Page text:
And whatever you do, don't tell the teacher I told you to do that.

I wanted to know if there was a website that had a summury of "Paradise Lost."

The best summary of Paradise Lost is written by Milton himself.

Even in Milton's day Paradise Lost was a formidable undertaking for readers. So when he produced the second edition in 1674, he placed an introductory "argument" at the beginning of each book to help them out. You can find the 12 arguments here.

This is the best, most comprehensive site ever! Q: How or does PL reflect & exalt Anarchist ideals? Textual evidence? Thank you! E:

Look for examples in Satan’s speeches to his followers in book I.

Anarchism has many philosophical branches, opposition to government control being a common link. One view sees the structure of the universe as represented in Paradise Lost with God and Satan or good and evil as opposing forces battling for control, and humanity as mere pawns in their battle, with a fourth element, chaos, representing anarchy, or the uncontrollable. (ref: John Moore)

PL depicts a personified Chaos enthroned, with “sable-vested Night,” Rumor, Confusion and others holding noisy court. He’s an adversary to God’s creation, and friendly to Satan in their brief encounter, as Satan promises to restore his encroached upon realm by destroying earth.

comment: I'll be studying Milton's Paradise Lost next year and I found many parts of it difficult, but this website has helped me in infinite ways. I can't thank you enough for this source!!! Cheers!

comment: this is a great website that gave me so much valuable insight on paradise lost. some day i want my kids to read this because i know theyll love it

comment: First of all, I love your website! I am a Christian and I have read Milton's Paradise Lost and other works. He was a God given genius in literature and things. I am eager to see this movie when it comes out. I love your simplified commentary and summary of his work. My email is **********@yahoo.com God bless you all!

The rhyme scheme is a difficult one to plot out... what's your take on it? I'm guess it's based on the numerology of the words...there's got to be some perfect way that every line's mathmatical relationship cooresponds

Like Shakespeare, Milton's blank (non-rhyming) verse uses the rhythm of iambic pentameter. A line is composed of five long, unaccented syllables, each followed by a short, accented one. Pick and read any line at random and you will hear the rhythm:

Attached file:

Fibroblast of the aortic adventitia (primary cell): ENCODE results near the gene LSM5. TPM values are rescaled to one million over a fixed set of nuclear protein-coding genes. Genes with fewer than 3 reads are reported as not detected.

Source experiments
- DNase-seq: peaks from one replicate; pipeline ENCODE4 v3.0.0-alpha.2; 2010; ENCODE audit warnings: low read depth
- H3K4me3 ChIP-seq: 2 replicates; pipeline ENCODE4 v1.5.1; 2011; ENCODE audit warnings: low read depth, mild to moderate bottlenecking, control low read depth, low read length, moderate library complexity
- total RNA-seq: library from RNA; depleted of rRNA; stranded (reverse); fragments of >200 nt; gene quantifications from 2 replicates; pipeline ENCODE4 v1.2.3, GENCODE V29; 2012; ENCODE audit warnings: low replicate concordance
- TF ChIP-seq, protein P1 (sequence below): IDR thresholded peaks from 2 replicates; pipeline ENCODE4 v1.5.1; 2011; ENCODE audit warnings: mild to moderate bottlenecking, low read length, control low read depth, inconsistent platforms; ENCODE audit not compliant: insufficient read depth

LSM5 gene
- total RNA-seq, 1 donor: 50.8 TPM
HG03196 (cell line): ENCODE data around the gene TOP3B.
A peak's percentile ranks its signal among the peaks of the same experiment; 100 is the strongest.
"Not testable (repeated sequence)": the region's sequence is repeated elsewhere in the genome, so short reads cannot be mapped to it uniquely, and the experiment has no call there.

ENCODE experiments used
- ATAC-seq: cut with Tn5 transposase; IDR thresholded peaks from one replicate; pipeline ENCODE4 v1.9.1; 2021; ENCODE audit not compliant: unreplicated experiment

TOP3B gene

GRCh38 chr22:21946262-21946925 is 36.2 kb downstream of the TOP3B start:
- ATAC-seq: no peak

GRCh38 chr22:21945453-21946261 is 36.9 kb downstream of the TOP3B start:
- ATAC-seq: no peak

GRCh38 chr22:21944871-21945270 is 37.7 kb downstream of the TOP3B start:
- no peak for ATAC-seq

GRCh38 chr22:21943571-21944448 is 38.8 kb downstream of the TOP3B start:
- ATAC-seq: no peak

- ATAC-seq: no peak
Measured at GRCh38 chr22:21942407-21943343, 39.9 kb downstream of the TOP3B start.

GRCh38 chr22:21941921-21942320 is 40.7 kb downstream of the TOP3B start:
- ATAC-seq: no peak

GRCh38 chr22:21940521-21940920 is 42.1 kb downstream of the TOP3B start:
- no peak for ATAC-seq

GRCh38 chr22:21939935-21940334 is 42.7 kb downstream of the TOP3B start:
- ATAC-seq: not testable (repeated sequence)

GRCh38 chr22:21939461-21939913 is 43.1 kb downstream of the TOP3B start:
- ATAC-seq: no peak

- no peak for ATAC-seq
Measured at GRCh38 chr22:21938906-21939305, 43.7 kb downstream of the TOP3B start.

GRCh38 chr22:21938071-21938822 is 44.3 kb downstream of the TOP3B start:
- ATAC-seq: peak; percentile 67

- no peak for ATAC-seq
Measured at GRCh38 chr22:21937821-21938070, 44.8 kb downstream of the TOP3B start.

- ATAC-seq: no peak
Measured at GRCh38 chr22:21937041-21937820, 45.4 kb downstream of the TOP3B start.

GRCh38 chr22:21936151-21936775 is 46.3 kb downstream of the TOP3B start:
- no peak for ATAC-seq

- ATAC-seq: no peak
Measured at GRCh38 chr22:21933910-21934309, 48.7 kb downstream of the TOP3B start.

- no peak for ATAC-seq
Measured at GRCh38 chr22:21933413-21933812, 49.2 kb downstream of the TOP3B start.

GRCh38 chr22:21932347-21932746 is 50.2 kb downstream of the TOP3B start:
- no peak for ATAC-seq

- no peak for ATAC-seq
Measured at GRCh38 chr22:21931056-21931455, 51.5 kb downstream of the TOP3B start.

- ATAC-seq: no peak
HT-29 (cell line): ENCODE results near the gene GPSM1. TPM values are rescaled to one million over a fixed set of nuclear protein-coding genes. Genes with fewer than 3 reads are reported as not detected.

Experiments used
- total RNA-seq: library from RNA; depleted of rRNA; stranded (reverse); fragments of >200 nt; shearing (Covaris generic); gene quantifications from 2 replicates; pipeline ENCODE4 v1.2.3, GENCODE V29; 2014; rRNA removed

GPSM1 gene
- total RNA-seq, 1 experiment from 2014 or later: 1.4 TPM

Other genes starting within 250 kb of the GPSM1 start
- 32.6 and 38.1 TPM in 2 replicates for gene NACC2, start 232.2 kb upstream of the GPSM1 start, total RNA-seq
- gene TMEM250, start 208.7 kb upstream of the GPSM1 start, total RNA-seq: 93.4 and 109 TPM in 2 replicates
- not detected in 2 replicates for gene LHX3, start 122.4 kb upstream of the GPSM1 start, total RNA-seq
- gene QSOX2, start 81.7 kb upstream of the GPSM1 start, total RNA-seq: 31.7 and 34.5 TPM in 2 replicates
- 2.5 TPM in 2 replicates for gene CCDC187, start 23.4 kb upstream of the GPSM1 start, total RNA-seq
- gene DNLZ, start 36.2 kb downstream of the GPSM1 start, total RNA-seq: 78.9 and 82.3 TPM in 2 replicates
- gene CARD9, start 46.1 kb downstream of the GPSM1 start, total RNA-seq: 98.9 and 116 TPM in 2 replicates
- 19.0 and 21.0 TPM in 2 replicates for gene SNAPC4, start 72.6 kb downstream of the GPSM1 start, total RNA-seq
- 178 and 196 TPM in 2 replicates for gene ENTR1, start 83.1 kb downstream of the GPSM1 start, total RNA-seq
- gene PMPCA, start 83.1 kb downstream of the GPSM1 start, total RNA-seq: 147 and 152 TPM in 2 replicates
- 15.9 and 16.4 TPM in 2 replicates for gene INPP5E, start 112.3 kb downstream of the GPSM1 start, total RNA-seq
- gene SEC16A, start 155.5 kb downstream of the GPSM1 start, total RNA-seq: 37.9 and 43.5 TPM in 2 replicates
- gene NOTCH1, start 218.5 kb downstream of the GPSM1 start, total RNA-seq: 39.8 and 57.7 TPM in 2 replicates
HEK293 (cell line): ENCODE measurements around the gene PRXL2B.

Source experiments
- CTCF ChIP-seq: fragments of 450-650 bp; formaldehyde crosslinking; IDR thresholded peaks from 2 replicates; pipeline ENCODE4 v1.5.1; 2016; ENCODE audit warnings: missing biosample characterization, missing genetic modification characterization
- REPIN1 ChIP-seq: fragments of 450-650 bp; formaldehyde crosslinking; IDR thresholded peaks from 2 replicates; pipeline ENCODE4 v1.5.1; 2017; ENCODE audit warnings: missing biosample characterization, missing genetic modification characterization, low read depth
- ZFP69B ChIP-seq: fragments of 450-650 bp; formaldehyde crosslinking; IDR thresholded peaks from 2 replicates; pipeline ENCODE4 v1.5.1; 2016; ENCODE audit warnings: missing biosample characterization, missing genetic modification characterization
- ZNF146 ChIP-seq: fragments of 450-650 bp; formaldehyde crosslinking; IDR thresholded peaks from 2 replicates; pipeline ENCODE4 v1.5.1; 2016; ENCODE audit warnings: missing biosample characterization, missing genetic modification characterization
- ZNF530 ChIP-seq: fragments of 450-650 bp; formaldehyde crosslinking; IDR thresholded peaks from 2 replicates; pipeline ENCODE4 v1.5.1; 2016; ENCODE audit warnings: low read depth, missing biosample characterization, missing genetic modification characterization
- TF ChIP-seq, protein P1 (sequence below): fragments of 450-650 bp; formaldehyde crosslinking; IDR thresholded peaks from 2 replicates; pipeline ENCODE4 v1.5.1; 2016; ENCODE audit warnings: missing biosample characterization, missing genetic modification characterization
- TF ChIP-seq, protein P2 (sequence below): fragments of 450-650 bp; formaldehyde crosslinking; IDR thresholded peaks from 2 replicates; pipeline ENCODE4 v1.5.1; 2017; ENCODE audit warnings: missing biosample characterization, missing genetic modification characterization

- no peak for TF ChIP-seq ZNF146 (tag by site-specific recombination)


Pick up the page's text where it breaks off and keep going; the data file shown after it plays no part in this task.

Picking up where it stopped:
The MIND is ITS own PLACE, and IN itSELF

This site is really boring and it sucks really bad. The only reason why I came here is because I am sitting in English class and trying to look like I am doing something. Also I wanted to cheat on my essay in English Class by stealing one of your essays to copy as my own, but you don't have any.

Yeah we do. But you knew that, didn't you. A little detective work shows this submission to be a fake--sent just to see if we'd post it or not. Not that there aren't those who hold these sentiments--they're just too lazy to write them down.

Besides, the punctuation is just too darn correct.

I am looking for some information regarding inhabiting a new world and it's implications in Paradise Lost. Thanks

Well, there are quite a few "new worlds" in Paradise Lost. In a sense the whole poem is about new or changing worlds. To begin with, Satan perceives heaven as about to become a new and unacceptable world as the Son of God is delegated to take over as co-ruler. The result is Satan's rebellion and war--which leads him to the new world of hell. The implications here are exploration (B:II L:570-628); the formation of a new government (B:II L:249-298); and a new agenda of revenge (B:II L:310-378). Earth is another new world--actually two new worlds--one before the fall, and one after. ("pre-lapsian"/"post-lapsian", if you want to sound brainy.) With the before-world comes the pressure of having all the happiness you could ever ask for, as long as you don't make that one little slip which destroys everything and is irrevocable. The after-world leaves Adam to deal with having royally screwed up the entire future of the human race (B:X L:720-844). And finally there is the new world promised by the coming of the Savior (B:III L:294-341).

What Effect did Paridise Lost Have on Society?

God, Satan, the Beginning, and the surrounding events and consequences had never before been so uncompromisingly exposed. The poem brought to light some difficult moral conflicts and paradoxes, with images that carried a heavy emotional burden. Make of it what you will, but it has been noted by theologians that the doctrines of the Fall, and of hell, have experienced a gradual decline in importance as essential basis to the Christian faith, continuing to the present time, and beginning at about the time of the poem's publication.

This poem wouldn't be so hard to understand if it was easier to read.

--Yogi Berra?

in Milton's account, who wins the battle in Heaven?

The good guys.

What in Milton's description of Hell do you find most vivid?

The more important question is: Why do you care what I think? We both know the answer, don't we. Somebody doesn't want to do their own homework.

This is not complex analysis or technical research question, but a personal subjective reaction of which you are as capable as I. Of course, you do have to read the poem to get one--at least the "hell" parts, which are delineated in an earlier answer.

Hello, I am prepari a paper comparingthe fall of Eve and the fall of Adam. Could you give me some pointers to go on? My e-mail address is Allen***** Thank You. ( I am a senior at a university, the paper is for an upper level class)